• Due to the unhygienic conditions of the refugee camps and lack of sanitation facilities, the women, especially the elderly and the pregnant women are at a high risk of contracting diseases. 
  • With regard to personal, community and political threats, the experiences of refugees are gendered whereby women are more vulnerable than men because the women are subjected to violence within the household, inside the refugee camp and outside the camp as well. 

According to Kusakabe and Akhter (2014), their field study reveals that no male refugee had reported experiences of sexual violence; how-ever, it could be due to the stigma attached to the idea of masculinity whereby the men perceive that acknowledging experiences of sexual violence is a threat to their masculinity. 

Therefore, a gendered approach will enrich the notion of human security by developing an understanding of how the very notion of individual‘s safety and security is gendered in nature. To put it simply, acts of violence against individuals jeopardize an individual‘s security. If violence is gendered, so is security and well-being of individuals.

This article is extracted from the Research paper titled 'Gender Based Violence and Subsequent Safety Challenges experienced by Rohingya Women'  in Chapter 3 of the Safety Report by SAFIGI Foundation 'Safety First for Girls'.

The Safety Report by SAFIGI is a two-fold Open research on 'Core Issues Affecting Safety of Girls in the Developing World.' The first part of the Safety Report is a Research Paper. The second part is a detailed Data Analysis. 

The Safety Report Research paper is titled: 'Core Issues Affecting Safety of Girls in the Developing World.' The paper starts with an abstract before focusing on subjects in the key regions of Africa, Asia, and the Americas. A total of 7 Research papers make up the safety Report (sans the introduction and conclusion), including:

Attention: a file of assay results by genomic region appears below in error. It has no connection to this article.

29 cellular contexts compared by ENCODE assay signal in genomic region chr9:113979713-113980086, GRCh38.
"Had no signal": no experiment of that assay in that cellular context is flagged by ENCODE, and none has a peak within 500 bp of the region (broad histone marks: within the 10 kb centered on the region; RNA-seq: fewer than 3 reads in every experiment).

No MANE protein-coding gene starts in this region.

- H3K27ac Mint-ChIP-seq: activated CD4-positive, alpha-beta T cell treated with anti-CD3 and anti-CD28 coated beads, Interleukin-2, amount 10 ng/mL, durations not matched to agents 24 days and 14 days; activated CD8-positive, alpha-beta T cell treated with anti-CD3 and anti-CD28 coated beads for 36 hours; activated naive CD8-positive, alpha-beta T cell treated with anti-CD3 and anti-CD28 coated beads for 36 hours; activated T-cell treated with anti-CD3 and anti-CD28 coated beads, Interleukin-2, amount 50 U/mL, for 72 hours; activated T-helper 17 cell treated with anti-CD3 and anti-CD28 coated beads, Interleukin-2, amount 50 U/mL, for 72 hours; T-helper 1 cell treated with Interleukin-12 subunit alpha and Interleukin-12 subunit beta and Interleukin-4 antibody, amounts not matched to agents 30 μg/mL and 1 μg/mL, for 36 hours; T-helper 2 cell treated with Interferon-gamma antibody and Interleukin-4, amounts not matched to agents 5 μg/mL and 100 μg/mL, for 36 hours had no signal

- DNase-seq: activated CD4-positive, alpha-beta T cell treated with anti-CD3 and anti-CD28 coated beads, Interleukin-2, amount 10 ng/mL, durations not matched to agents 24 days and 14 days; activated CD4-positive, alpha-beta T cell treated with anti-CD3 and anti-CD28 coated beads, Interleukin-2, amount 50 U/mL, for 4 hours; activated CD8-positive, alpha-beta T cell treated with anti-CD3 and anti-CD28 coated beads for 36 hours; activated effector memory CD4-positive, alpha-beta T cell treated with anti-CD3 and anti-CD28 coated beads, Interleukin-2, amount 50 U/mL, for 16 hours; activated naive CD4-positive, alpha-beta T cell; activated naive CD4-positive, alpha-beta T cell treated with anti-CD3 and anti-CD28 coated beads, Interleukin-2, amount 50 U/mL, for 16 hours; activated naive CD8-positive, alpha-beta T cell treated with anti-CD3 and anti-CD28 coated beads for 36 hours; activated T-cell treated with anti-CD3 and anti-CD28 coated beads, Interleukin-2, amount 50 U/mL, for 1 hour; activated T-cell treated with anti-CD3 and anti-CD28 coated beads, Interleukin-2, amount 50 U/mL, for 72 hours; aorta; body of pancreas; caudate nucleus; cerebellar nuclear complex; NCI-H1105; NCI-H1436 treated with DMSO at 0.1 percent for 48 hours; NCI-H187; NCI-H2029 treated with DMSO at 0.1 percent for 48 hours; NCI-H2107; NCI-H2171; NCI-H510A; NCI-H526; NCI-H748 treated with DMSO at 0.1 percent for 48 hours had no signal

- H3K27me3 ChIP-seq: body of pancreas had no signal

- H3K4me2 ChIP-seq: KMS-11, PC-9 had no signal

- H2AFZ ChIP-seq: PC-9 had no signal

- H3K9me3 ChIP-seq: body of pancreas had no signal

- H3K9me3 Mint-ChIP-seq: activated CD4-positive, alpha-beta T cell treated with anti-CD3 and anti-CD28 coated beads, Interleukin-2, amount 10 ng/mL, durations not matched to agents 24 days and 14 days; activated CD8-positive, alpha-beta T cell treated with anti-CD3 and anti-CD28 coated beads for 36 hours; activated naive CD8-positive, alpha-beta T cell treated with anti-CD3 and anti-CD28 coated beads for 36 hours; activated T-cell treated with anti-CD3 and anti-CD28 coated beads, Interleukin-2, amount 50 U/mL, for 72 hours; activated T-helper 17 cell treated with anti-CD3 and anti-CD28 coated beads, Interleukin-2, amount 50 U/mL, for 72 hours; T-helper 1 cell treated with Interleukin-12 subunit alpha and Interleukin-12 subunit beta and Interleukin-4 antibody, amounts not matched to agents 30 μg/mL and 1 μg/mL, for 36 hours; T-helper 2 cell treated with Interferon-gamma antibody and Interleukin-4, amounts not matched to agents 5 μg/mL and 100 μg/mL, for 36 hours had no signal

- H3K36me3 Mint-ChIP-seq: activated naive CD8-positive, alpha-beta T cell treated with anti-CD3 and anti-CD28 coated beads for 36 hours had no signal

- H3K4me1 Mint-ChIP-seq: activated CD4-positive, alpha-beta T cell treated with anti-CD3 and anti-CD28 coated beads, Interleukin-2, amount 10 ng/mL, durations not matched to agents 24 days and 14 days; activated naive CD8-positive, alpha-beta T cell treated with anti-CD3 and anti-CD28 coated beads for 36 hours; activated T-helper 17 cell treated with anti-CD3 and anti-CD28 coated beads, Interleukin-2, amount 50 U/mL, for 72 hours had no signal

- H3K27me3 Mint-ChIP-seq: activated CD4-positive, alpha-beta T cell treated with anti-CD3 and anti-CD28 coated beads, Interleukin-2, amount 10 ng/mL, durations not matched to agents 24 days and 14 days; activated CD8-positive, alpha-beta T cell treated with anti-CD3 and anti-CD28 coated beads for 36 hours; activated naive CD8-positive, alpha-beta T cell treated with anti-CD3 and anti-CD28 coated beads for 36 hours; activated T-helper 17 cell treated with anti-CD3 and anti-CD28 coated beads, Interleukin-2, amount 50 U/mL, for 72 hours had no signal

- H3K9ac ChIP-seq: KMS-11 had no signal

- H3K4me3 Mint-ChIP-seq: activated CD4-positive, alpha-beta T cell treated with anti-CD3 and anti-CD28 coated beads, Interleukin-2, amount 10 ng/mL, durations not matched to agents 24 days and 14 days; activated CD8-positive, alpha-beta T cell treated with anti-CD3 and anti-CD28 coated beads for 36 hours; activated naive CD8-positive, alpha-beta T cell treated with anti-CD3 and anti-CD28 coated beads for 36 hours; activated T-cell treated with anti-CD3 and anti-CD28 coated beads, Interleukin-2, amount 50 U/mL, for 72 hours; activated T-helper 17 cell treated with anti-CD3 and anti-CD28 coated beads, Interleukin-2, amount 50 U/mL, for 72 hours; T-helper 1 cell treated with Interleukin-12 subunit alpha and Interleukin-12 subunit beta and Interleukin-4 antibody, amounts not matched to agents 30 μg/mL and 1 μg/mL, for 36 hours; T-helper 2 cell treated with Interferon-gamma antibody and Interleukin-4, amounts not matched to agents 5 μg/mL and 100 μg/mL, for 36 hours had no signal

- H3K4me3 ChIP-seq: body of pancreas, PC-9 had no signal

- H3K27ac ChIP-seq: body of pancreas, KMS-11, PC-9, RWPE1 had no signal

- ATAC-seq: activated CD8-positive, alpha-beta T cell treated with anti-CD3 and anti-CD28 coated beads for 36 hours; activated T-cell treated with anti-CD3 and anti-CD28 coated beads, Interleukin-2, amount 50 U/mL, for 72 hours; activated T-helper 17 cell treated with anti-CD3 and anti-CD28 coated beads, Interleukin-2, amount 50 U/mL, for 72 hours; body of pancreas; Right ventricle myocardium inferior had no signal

1. The psychological effect of mass sexual harassment on girls in Egypt (P.24) by Heba Elasiouty.
  2. Safety concerns in relation to social media: Growing up female in an increasingly digital world (P.45) by Karin Temperley.
  3. Psychosocial challenges faced by parents raising children with physical disabilities in Oshana region (P.68) by Misumbi Shikaputo.
  4. Gender-based violence and subsequent safety challenges experienced by Rohingya women (P.119) by Shucheesmita Simonti.
  5. LGBT policies and overall safety in Brazil (P.141) by Alinne Lopes Gomes.
  6. Silent voices‘: Violence against the female body as consequence of machismo culture (P.177)  by Steffica Warwick.
  7. America‘s Public Policy on Sexuality: The Repression of Girls in Vulnerable Populations (P.208) by Dr. Christina Sisti.

SAFIGI Outreach Foundation Ltd, a volunteer-based and youth led NGO registered in Zambia, implemented the Safety Report in order to understand the multifaceted concept of safety and how it applies to the female gender in diverse settings. And therefore, further prove safety is intrinsic, and that vices in society stem from an intimate level of the human being before its manifestation. This way, when we create safety solutions, whether it be in a developing nation, conflict zone, refugee camp, or patriarchal society, the problem is resolved from a deeply rooted cause. Such that, we treat the disease itself and not mere symptoms.

This study is as a result of collaborative effort pursued in the spirit of volunteerism via UN Online Volunteers.